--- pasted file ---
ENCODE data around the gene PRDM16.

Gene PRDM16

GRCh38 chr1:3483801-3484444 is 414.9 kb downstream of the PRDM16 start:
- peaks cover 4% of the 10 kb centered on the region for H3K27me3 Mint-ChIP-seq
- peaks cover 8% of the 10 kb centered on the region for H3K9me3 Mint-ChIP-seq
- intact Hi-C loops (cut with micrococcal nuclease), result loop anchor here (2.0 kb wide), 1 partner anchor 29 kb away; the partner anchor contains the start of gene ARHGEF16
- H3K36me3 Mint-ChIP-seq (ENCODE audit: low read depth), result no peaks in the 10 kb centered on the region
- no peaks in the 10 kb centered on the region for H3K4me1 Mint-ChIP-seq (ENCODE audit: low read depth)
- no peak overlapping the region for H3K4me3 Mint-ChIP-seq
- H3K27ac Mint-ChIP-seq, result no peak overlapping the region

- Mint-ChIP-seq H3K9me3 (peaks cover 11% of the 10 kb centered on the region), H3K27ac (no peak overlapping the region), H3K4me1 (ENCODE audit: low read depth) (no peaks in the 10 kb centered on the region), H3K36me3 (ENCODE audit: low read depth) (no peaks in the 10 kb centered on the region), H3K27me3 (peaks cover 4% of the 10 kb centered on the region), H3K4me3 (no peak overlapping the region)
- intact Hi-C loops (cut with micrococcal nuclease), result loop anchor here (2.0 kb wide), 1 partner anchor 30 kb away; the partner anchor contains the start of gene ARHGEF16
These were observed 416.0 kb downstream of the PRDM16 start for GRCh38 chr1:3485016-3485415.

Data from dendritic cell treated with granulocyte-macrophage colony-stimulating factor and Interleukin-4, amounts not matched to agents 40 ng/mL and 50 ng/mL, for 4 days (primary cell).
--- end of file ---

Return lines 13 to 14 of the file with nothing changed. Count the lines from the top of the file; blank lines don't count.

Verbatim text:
These were observed 416.0 kb downstream of the PRDM16 start for GRCh38 chr1:3485016-3485415.

Data from dendritic cell treated with granulocyte-macrophage colony-stimulating factor and Interleukin-4, amounts not matched to agents 40 ng/mL and 50 ng/mL, for 4 days (primary cell).